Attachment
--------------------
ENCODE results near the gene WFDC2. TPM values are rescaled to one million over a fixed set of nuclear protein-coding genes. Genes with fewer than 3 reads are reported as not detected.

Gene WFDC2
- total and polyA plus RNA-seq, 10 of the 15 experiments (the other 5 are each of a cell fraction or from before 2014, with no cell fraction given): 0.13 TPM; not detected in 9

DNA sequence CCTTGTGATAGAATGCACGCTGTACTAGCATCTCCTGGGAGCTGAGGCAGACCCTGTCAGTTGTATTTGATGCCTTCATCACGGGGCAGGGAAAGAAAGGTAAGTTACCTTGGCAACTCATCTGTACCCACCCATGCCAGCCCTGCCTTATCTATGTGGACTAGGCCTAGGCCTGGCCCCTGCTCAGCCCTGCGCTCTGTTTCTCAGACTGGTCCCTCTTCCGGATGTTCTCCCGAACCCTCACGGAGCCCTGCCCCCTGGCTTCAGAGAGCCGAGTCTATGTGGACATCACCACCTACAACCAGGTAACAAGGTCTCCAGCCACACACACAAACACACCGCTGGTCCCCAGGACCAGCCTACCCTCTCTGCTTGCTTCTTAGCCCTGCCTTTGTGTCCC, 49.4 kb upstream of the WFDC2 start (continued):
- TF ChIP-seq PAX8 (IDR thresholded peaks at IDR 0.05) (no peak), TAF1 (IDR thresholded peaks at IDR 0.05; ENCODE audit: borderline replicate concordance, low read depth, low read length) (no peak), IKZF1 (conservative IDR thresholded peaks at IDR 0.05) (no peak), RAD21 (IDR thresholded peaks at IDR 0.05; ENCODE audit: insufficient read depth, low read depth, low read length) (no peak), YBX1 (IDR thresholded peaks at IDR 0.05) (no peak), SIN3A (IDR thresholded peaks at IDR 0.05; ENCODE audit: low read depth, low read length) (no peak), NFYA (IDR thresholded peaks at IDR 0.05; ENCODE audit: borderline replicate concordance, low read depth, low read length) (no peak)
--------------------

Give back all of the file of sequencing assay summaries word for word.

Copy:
ENCODE results near the gene WFDC2. TPM values are rescaled to one million over a fixed set of nuclear protein-coding genes. Genes with fewer than 3 reads are reported as not detected.

Gene WFDC2
- total and polyA plus RNA-seq, 10 of the 15 experiments (the other 5 are each of a cell fraction or from before 2014, with no cell fraction given): 0.13 TPM; not detected in 9

DNA sequence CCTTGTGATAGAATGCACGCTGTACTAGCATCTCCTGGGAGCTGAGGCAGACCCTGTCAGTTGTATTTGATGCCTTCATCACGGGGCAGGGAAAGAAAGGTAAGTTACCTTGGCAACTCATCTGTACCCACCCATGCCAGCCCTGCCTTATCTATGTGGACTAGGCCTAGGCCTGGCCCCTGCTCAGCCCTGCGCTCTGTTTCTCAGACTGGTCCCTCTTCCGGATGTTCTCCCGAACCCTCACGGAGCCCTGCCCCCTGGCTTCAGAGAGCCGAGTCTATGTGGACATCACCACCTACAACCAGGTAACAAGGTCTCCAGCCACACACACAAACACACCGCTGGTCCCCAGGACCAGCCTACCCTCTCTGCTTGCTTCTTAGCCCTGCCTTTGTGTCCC, 49.4 kb upstream of the WFDC2 start (continued):
- TF ChIP-seq PAX8 (IDR thresholded peaks at IDR 0.05) (no peak), TAF1 (IDR thresholded peaks at IDR 0.05; ENCODE audit: borderline replicate concordance, low read depth, low read length) (no peak), IKZF1 (conservative IDR thresholded peaks at IDR 0.05) (no peak), RAD21 (IDR thresholded peaks at IDR 0.05; ENCODE audit: insufficient read depth, low read depth, low read length) (no peak), YBX1 (IDR thresholded peaks at IDR 0.05) (no peak), SIN3A (IDR thresholded peaks at IDR 0.05; ENCODE audit: low read depth, low read length) (no peak), NFYA (IDR thresholded peaks at IDR 0.05; ENCODE audit: borderline replicate concordance, low read depth, low read length) (no peak)